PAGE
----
The Samaritan Woman’s Reaction

“So the woman left her waterpot, and went into the city and said to the men, ‘Come, see a man who told me all the things that I have done; this is not the Christ, is it?’ They went out of the city, and were coming to Him” (John 4:28–30).

Leaving her jar at the well, the woman hurried back “into the city” and, gathering a crowd, excitedly said to the men, “Come, see a man who told me all the things that I have done.” A stranger who knew all about her past was no ordinary man. Jesus’ impact on her was so profound that she did not hesitate to share the news about Him—even with those familiar with her sordid reputation. Jesus had read her heart and forced her to face herself. She had already recognized her need (4:15), her sin (4:19), and who He was (4:26). Her immediate desire to witness to others was now the clinching piece of evidence that her conversion was genuine.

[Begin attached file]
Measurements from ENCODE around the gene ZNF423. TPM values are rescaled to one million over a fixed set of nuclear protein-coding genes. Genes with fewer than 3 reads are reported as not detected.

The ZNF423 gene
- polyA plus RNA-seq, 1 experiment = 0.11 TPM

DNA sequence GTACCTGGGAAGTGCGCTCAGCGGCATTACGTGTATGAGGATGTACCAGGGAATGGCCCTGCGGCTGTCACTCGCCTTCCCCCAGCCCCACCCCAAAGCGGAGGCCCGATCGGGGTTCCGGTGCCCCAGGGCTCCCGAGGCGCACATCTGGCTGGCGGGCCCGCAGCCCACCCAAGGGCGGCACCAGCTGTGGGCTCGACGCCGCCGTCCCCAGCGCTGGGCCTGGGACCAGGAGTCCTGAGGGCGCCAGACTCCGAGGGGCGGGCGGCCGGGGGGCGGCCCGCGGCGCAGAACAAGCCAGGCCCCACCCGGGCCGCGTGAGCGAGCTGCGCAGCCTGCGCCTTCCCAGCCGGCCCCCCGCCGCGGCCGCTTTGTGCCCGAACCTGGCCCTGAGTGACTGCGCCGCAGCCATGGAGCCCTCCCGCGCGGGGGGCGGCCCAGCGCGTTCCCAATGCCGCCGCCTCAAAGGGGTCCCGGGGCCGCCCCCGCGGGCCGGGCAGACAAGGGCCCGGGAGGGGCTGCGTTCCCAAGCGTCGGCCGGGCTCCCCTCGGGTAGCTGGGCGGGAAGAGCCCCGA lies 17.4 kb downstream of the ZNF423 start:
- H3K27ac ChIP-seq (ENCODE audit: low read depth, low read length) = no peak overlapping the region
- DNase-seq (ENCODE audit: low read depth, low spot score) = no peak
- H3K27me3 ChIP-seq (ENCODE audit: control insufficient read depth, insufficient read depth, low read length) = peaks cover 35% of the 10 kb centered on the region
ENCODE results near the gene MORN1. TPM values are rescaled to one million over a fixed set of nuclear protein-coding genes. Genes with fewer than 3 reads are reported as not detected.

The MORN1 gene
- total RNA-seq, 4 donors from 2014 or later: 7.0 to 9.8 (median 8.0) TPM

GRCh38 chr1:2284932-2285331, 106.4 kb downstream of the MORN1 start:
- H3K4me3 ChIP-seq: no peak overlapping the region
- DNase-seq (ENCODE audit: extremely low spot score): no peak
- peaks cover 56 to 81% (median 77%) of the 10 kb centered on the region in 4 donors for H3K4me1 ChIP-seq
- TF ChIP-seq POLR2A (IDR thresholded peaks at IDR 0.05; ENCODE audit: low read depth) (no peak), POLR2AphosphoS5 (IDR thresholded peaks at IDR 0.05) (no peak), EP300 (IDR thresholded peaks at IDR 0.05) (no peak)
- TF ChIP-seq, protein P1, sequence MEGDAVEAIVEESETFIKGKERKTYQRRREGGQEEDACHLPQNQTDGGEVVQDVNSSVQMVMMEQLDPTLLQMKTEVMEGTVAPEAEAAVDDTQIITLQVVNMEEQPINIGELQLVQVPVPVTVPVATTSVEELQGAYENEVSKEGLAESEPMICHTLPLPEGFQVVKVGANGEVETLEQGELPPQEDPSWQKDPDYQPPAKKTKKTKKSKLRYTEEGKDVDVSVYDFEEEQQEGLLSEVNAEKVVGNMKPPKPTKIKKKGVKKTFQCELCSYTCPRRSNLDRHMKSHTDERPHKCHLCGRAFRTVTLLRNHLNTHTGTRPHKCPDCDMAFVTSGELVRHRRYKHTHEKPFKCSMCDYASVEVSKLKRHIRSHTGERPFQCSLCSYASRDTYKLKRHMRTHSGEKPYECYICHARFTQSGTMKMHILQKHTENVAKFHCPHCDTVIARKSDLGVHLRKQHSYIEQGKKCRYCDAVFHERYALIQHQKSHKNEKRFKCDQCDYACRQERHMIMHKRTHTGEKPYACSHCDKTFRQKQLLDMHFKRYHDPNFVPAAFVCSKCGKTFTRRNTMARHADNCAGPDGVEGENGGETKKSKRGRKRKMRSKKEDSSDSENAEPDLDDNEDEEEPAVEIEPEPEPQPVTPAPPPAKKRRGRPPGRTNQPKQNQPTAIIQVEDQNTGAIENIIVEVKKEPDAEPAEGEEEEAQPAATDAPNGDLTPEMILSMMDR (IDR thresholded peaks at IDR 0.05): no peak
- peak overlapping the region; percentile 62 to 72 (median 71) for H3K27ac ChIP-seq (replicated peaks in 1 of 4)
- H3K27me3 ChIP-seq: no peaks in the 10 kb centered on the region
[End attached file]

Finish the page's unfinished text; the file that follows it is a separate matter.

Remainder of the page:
“This is not the Christ, is it?” The Greek construction of this question implies a negative or at least a doubtful answer. The woman described her conversation with Jesus and humbly deferred the question of His identity to the men. They were so impressed by her excitement and sincerity that they went to investigate Him for themselves. Though no specific number is given, the implication is that the woman’s excited testimony had stirred up a sizeable group.

Let the testimony of this woman work as a barometer of your own desire to proclaim the gospel as the Lord gives you opportunity.

Ask Yourself
The incessant demands of our daily wants and needs always serves as a willing excuse for putting off Christ’s command to proclaim our faith. What are some of the “waterpots” you need to put down from time to time so that you can be free and available to share what Jesus has done for you?

From Daily Readings from the Life of Christ, Vol. 1, John MacArthur. Copyright © 2008. Used by permission of Moody Publishers, Chicago, IL 60610